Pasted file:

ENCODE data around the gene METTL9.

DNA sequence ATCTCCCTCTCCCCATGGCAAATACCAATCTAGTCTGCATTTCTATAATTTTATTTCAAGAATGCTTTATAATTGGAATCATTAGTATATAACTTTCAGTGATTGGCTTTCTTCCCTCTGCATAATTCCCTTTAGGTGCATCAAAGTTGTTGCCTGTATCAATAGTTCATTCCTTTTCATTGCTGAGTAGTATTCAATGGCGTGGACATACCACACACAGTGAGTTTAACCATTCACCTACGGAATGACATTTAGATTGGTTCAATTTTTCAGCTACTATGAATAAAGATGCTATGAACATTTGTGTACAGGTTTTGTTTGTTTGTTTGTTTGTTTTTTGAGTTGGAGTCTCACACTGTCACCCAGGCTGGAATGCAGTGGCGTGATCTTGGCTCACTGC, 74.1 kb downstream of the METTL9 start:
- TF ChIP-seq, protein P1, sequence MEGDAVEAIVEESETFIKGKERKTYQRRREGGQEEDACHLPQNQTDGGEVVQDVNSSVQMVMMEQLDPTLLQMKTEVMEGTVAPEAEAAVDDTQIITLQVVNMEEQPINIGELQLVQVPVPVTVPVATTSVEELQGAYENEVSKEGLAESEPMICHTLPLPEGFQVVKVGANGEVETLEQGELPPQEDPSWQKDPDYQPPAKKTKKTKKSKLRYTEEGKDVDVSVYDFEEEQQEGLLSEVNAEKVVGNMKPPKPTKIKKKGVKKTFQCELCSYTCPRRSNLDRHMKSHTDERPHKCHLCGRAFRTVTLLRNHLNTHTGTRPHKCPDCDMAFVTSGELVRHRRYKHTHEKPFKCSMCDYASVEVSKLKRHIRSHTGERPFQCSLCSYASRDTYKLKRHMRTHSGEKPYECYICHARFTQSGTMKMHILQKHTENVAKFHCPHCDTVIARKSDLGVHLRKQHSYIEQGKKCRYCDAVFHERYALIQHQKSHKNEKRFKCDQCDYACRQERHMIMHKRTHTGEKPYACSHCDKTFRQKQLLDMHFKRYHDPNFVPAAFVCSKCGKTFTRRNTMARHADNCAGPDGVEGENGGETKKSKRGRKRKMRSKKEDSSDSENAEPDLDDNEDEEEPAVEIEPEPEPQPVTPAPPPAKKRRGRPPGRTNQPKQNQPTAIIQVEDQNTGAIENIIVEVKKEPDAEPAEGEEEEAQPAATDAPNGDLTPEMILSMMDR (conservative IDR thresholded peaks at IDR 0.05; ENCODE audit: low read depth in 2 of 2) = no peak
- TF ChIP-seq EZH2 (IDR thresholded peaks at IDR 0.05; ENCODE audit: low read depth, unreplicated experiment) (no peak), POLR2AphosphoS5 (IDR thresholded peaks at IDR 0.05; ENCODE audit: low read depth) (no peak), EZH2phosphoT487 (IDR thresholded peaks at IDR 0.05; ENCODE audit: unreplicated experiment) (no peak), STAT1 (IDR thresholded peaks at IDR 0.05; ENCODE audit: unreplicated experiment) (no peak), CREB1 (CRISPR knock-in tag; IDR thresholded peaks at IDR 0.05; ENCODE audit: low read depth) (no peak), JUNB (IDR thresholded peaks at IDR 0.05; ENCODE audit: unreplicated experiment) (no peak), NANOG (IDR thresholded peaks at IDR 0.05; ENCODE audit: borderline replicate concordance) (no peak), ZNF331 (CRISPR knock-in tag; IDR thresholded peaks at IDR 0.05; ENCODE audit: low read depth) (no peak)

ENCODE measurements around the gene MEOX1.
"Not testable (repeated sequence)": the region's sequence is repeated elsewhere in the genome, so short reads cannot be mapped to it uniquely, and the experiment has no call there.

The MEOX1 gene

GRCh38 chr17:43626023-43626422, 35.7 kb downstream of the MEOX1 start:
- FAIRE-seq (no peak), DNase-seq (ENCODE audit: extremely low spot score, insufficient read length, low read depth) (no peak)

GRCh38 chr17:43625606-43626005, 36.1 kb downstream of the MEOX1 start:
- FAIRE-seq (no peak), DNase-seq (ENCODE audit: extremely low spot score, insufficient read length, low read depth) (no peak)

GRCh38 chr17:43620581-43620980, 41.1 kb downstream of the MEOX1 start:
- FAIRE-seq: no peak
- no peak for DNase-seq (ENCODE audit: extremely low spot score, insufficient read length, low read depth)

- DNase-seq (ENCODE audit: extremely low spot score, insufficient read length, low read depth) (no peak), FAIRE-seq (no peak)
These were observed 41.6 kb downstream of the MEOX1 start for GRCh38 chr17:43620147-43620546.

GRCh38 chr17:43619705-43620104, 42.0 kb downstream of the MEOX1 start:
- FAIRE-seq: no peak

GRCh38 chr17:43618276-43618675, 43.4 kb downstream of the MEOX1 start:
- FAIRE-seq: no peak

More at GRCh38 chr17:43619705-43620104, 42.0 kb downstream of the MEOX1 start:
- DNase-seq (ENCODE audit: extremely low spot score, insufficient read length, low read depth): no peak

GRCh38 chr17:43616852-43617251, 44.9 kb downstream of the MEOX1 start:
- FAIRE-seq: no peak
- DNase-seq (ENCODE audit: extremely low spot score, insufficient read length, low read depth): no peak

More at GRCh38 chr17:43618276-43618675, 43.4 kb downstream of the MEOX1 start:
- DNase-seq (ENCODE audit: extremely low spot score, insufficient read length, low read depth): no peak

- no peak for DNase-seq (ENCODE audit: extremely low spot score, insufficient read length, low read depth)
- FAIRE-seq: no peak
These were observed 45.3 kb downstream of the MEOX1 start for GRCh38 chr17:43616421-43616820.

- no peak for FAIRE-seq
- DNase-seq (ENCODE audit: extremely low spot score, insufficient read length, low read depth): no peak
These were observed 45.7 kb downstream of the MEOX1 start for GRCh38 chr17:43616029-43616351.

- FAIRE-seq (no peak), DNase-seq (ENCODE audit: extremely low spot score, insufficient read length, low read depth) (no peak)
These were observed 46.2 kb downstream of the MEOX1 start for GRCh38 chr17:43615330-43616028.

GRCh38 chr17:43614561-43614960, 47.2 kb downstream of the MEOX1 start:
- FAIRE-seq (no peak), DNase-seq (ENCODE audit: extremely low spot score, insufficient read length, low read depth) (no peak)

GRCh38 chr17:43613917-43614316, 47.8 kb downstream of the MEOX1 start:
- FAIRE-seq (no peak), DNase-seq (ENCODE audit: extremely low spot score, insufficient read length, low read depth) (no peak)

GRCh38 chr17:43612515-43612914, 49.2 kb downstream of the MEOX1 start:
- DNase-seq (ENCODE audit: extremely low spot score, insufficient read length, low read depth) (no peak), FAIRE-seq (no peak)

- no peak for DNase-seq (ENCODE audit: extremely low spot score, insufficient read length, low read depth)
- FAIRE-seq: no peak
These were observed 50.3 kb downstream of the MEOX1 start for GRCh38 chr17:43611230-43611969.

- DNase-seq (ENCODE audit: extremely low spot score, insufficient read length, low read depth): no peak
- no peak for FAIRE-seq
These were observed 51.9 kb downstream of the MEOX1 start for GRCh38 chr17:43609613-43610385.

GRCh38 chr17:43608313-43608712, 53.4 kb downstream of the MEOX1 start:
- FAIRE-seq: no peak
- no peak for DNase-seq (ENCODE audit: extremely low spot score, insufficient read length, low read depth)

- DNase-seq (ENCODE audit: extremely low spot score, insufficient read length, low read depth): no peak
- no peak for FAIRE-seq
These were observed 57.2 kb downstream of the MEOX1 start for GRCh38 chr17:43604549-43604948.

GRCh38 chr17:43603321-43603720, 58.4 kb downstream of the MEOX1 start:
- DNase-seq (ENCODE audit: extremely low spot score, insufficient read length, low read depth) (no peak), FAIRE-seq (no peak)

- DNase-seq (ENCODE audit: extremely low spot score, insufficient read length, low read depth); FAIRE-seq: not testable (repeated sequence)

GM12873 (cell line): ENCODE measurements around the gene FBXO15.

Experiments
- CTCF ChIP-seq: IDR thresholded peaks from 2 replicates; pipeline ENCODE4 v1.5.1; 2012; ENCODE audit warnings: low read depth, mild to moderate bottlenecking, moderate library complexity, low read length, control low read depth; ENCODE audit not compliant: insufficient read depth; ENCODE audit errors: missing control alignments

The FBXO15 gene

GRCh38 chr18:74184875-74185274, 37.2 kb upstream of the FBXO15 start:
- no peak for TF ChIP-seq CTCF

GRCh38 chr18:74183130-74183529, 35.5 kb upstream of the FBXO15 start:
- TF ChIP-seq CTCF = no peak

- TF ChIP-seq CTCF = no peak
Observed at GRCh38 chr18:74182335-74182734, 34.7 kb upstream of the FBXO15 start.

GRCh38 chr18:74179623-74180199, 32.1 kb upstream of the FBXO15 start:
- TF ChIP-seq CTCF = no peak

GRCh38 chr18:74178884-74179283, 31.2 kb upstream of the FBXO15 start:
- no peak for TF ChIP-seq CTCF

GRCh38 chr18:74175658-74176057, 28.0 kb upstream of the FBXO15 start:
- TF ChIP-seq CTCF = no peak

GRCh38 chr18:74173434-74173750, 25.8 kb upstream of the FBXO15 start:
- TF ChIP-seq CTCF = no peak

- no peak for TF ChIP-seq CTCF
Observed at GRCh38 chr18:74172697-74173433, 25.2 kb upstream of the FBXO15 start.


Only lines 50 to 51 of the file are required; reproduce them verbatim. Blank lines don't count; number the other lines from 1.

- no peak for DNase-seq (ENCODE audit: extremely low spot score, insufficient read length, low read depth)

- DNase-seq (ENCODE audit: extremely low spot score, insufficient read length, low read depth): no peak